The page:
Nature. 2009 Jan 18. [Epub ahead of print]
Dendritic encoding of sensory stimuli controlled by deep cortical interneurons
Murayama M, Pérez-Garci E, Nevian T, Bock T, Senn W, Larkum ME.
Physiologisches Institut, Universität Bern, Bühlplatz 5, CH-3012 Bern, Switzerland.
The computational power of single neurons is greatly enhanced by active dendritic conductances that have a large influence on their spike activity. In cortical output neurons such as the large pyramidal cells of layer 5 (L5), activation of apical dendritic calcium channels leads to plateau potentials that increase the gain of the input/output function and switch the cell to burst-firing mode. The apical dendrites are innervated by local excitatory and inhibitory inputs as well as thalamic and corticocortical projections, which makes it a formidable task to predict how these inputs influence active dendritic properties in vivo.
Here we investigate activity in populations of L5 pyramidal dendrites of the somatosensory cortex in awake and anaesthetized rats following sensory stimulation using a new fibre-optic method for recording dendritic calcium changes. We show that the strength of sensory stimulation is encoded in the combined dendritic calcium response of a local population of L5 pyramidal cells in a graded manner. The slope of the stimulus-response function was under the control of a particular subset of inhibitory neurons activated by synaptic inputs predominantly in L5. Recordings from single apical tuft dendrites in vitro showed that activity in L5 pyramidal neurons disynaptically coupled via interneurons directly blocks the initiation of dendritic calcium spikes in neighbouring pyramidal neurons. The results constitute a functional description of a cortical microcircuit in awake animals that relies on the active properties of L5 pyramidal dendrites and their very high sensitivity to inhibition. The microcircuit is organized so that local populations of apical dendrites can adaptively encode bottom-up sensory stimuli linearly across their full dynamic range.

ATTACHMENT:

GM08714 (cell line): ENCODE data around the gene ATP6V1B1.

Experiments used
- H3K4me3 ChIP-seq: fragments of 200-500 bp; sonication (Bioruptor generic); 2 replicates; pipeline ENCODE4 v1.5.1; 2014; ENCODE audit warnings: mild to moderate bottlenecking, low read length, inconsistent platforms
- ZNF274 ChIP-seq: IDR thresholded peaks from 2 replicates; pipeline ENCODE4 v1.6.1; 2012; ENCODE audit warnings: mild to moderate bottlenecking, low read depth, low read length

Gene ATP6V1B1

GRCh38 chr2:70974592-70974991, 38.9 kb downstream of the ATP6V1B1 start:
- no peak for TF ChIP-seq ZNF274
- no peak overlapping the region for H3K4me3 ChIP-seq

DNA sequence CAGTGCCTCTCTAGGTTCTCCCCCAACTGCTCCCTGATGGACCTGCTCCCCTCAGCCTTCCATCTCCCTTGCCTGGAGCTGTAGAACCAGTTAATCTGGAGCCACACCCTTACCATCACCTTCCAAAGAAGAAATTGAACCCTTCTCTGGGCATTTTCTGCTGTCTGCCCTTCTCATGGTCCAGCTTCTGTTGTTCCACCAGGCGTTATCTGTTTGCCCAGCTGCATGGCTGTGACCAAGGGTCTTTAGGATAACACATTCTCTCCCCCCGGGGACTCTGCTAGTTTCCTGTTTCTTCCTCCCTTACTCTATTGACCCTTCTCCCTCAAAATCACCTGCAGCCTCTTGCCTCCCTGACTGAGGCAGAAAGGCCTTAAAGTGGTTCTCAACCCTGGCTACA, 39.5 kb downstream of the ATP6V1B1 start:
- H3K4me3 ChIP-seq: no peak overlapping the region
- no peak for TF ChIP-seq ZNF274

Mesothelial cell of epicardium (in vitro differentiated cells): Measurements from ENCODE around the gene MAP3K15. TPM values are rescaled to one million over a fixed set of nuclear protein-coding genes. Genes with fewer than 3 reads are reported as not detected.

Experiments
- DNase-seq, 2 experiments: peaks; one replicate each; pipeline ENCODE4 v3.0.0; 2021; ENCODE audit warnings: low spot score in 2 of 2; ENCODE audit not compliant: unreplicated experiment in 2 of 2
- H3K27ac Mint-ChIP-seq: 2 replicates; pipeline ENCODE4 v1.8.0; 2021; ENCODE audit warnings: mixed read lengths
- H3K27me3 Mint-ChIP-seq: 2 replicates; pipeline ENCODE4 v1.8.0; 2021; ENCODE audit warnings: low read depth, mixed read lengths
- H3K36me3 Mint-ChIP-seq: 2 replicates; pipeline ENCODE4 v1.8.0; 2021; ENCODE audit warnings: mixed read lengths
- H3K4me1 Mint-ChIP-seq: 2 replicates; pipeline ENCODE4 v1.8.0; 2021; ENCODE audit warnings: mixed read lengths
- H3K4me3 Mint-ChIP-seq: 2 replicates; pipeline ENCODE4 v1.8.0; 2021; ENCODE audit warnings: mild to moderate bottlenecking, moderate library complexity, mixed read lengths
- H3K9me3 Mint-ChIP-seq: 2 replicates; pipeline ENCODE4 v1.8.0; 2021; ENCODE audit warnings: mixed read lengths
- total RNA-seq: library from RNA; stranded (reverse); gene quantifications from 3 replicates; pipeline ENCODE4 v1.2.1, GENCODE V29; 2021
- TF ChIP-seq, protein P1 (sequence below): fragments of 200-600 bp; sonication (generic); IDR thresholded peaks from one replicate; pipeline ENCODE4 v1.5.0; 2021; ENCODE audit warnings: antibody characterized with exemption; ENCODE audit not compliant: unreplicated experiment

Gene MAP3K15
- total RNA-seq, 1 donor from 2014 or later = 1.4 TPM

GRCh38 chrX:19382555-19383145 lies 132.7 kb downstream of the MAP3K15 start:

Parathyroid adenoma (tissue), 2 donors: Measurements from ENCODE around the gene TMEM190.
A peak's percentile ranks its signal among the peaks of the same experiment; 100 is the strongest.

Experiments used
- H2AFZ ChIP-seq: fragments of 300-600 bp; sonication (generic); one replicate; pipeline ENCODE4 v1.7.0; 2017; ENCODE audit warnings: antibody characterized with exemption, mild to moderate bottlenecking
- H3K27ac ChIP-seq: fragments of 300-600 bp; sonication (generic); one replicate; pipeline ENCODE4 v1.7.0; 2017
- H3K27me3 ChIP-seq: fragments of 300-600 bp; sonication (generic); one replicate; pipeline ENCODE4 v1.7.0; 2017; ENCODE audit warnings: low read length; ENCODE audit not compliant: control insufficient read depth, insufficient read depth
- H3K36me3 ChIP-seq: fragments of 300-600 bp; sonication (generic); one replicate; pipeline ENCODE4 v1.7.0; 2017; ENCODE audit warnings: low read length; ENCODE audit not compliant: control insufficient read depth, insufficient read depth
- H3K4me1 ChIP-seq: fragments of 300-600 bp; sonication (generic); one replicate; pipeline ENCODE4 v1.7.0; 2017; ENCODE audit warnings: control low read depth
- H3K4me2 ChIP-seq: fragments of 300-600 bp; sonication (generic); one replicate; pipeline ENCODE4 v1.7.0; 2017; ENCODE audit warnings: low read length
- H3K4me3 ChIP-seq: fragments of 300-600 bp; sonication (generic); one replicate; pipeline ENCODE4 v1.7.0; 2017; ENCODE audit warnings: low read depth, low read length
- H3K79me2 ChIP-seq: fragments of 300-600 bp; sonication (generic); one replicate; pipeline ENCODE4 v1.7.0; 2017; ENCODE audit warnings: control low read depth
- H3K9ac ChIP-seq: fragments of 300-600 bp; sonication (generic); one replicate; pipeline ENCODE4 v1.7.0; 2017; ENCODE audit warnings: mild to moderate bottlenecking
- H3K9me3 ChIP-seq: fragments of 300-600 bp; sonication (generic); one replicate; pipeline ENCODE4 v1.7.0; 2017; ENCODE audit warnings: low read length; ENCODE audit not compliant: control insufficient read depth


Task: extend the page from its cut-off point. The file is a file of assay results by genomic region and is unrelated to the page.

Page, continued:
Nature Reviews Neuroscience 10, 113-125 (February 2009) doi:10.1038/nrn2558
State-dependent computations: spatiotemporal processing in cortical networks
Dean V. Buonomano1 & Wolfgang Maass2 About the authors
A conspicuous ability of the brain is to seamlessly assimilate and process spatial and temporal features of sensory stimuli. This ability is indispensable for the recognition of natural stimuli. Yet, a general computational framework for processing spatiotemporal stimuli remains elusive. Recent theoretical and experimental work suggests that spatiotemporal processing emerges from the interaction between incoming stimuli and the internal dynamic state of neural networks, including not only their ongoing spiking activity but also their 'hidden' neuronal states, such as short-term synaptic plasticity.